Can I get an Incident Report from a Nursing Home?

How Can I Get a Nursing Home Incident Report

Nursing home incident reports are created following significant adverse incidents that occur to residents inside a facility. Patient falls, bad pressure sores, unexplained death and medication mistakes all warrant the completion of an incident report. However, most families get the runaround when they try to obtain an incident report from the nursing home. The facility commonly claims the incident report is privileged, confidential or ‘work product’ for internal use only. As nursing home abuse lawyers, we are regularly asked, how can I obtain a nursing home incident report?

We Can Help Get Your Nursing Home Incident Report

If a serious adverse incident occurred involving your loved one, you likely have grounds to pursue an underlying nursing home negligence case. Our attorneys have successfully obtained hundreds of incident reports from nursing homes. Let our years of experience in this sub-specialty help you get answers to tough questions. Call us today for a free consultation: 1-844-253-8919.
The Law on Nursing Home Incident Reports

When and Why are Nursing Home Incident Reports Created?

Pursuant to Fla. Stat. §400.147(1)(f), every facility shall establish an internal risk management and quality assurance program, which requires the analysis of resident grievances and the quality of clinical services.

Subsection (5) requires a report be created for any of the following events: 

1. Death;
2. Brain or spinal damage, subdural hematoma;
3. Permanent disfigurement;
4. Fracture of bones or joints, broken hips and other serious fractures;
5. A limitation of neurological, physical, or sensory function;
6. Any condition that required outside medical attention, like a stage 4 bedsore;
7. Any condition that required the transfer of the resident, within or outside the facility, to a unit providing a more acute level of care due to the adverse incident, rather than the resident’s condition prior to the adverse incident; or
8. An event that is reported to law enforcement or its personnel for investigation; or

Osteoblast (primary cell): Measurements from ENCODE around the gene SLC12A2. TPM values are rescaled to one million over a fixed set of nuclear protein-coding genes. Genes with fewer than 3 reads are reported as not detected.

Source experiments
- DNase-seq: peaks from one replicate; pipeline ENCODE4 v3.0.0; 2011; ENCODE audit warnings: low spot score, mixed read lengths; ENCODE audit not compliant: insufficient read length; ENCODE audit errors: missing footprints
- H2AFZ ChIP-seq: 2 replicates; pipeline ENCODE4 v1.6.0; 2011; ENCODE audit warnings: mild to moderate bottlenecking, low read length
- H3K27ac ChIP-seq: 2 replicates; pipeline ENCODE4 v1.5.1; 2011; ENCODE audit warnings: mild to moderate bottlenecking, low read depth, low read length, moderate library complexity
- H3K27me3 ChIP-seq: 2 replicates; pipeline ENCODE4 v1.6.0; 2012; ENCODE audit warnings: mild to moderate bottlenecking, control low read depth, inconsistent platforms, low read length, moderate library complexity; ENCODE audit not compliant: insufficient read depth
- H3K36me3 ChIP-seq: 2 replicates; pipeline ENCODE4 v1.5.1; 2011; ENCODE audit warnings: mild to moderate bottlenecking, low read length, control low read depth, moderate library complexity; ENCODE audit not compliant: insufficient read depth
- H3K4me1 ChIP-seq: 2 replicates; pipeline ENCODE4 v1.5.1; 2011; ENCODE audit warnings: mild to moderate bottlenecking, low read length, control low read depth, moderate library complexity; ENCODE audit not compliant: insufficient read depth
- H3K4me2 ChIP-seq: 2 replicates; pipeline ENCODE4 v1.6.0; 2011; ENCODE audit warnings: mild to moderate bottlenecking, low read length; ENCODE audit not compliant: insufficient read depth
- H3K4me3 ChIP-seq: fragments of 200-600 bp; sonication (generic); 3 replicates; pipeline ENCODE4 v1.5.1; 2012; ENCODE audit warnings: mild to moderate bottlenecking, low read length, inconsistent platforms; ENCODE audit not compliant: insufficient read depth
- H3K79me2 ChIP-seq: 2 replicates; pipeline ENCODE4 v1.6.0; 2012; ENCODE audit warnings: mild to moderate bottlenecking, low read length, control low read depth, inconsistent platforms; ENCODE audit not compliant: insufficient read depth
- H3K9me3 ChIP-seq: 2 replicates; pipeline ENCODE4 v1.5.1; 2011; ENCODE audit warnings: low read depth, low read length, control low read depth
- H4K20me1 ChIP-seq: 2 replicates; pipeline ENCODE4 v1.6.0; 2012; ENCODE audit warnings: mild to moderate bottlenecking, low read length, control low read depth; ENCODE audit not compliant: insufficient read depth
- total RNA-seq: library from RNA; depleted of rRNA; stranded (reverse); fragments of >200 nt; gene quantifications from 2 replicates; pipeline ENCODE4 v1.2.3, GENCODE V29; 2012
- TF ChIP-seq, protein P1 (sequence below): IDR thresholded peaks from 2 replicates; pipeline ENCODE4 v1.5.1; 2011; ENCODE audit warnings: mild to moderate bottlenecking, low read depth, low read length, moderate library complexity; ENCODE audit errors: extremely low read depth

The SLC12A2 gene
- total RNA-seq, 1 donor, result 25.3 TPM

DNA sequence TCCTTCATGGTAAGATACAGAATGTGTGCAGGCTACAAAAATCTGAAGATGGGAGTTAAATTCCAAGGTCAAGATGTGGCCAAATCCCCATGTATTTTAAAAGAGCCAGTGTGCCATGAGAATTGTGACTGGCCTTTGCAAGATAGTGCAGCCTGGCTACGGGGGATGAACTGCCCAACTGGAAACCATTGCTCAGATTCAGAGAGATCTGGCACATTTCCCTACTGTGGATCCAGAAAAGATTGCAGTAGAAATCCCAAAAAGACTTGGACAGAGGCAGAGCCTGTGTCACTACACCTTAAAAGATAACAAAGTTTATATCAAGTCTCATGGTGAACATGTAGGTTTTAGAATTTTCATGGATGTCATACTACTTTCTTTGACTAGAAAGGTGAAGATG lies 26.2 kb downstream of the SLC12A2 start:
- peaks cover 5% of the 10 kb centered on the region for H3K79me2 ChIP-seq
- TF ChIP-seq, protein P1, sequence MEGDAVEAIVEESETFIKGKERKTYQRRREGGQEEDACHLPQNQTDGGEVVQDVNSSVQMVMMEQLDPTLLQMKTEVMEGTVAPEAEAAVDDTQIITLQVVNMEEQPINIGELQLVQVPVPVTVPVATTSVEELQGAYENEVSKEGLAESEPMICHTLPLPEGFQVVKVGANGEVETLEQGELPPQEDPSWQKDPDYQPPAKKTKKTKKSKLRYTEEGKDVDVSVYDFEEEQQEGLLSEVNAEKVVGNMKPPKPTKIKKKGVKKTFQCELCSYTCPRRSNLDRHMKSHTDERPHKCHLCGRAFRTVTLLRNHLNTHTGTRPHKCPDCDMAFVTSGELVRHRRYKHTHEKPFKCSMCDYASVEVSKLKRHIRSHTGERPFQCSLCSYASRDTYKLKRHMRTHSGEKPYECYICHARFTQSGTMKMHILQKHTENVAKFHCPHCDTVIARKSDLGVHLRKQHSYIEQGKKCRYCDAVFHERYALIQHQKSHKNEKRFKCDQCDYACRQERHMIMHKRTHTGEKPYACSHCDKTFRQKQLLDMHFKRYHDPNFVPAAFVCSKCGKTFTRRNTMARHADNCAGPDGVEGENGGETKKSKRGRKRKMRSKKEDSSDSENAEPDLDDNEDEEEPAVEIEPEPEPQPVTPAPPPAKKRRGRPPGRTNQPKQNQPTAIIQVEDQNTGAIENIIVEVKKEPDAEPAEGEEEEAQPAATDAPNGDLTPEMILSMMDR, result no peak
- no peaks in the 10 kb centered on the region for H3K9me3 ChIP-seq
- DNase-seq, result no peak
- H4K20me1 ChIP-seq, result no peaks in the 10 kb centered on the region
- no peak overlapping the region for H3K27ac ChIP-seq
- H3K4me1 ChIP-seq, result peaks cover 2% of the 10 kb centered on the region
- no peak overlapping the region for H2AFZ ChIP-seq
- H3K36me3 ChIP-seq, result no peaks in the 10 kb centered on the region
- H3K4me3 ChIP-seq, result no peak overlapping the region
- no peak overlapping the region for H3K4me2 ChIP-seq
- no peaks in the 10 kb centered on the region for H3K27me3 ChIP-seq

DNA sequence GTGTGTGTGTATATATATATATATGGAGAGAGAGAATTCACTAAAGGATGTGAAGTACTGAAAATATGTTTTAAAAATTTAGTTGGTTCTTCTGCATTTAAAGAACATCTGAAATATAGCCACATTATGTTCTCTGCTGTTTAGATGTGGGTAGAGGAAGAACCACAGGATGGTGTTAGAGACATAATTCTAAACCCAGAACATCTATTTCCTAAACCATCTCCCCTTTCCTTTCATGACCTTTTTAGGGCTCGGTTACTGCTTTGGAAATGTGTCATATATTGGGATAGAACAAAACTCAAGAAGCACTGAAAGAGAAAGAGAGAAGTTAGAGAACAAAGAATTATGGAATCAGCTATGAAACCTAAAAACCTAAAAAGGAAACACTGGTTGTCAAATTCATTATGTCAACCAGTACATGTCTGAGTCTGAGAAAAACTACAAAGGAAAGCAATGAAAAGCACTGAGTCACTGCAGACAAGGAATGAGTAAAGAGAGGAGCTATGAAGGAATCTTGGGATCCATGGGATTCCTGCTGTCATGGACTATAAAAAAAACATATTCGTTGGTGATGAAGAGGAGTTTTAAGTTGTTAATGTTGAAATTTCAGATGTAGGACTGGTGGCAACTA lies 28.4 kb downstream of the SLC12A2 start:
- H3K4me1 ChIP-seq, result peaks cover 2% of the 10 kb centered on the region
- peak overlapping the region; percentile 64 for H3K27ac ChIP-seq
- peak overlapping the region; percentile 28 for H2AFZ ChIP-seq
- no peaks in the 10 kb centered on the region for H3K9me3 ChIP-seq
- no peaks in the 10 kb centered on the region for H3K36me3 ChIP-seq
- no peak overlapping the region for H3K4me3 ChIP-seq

9. Resident elopement, if the elopement places the resident at risk of harm or injury.

The Law on Producing Nursing Home Incident Reports

In Florida, nursing home incident reports are discoverable pursuant to Florida Statute §400.147(4), which states in relevant part:

Each internal risk management and quality assurance program shall include the use of incident reports to be filed with the risk manager and the facility administrator. The risk manager shall have free access to all resident records of the licensed facility. The incident reports are part of the workpapers of the attorney defending the licensed facility in litigation relating to the licensed facility and are subject to discovery, but are not admissible as evidence in court. A person filing an incident report is not subject to civil suit by virtue of such incident report.

This means that your attorney can obtain the incident report for you through discovery. Although the statute states that the incident report itself is not admissible in an underlying civil proceeding, the information contained in the nursing home incident report can be used to locate witnesses and figure out what happened.

Are Florida Nursing Home Incident Reports Privileged or Confidential?

No. The law on this is clear that incident reports must be produced to your attorney through discovery. There is no quality assurance or work product privilege for nursing homes. See, Tampa Medical Associates v. Estate of Torres, 903 So.2d 259 (Fla. 2d DCA 2005) and Mariner Health Care of Metrowest, Inc. v. Best, 879 So.2d 65 (5th DCA 2004).

Tampa Medical Associates v. Estate of Torres

In this 2nd District Appellate case, the appellate court held that resident fall incident reports were discoverable in the underlying Tampa nursing home abuse case. The Second District Court of Appeal held that:

In this case, the trial court conducted an in camera inspection and determined that certain incident reports were discoverable. We conclude that [Defendant Nursing Home] has not shown that the trial court departed from the essential requirements of law in making this determination.

Mariner Health Care of Metrowest, Inc. v. Best

In this 5th District Appellate case, the appellate court held that resident fall incident reports were discoverable in the underlying Orlando nursing home abuse case. The Fifth District Court of Appeal held that:

We conclude that the petition for writ of certiorari should be granted and the discovery order quashed. On remand, the trial court should hold an in camerainspection of the documents. As in Fluitt, the precise nature of the grievance logs and related documents sought by Best is unclear. If these documents were generated under section 400.147(4), under the holding in Fluitt, they would be subject to discovery. 

More Questions on a Nursing Home Incident Report?

Facilities do not create internal reports over minor injuries. If you believe the nursing home created an incident report relating to your loved one, your case deserves further investigating. Contact our compassionate, experienced nursing home negligence attorneys today to learn more about your rights. Call us today for a free consultation: 1-844-253-8919.


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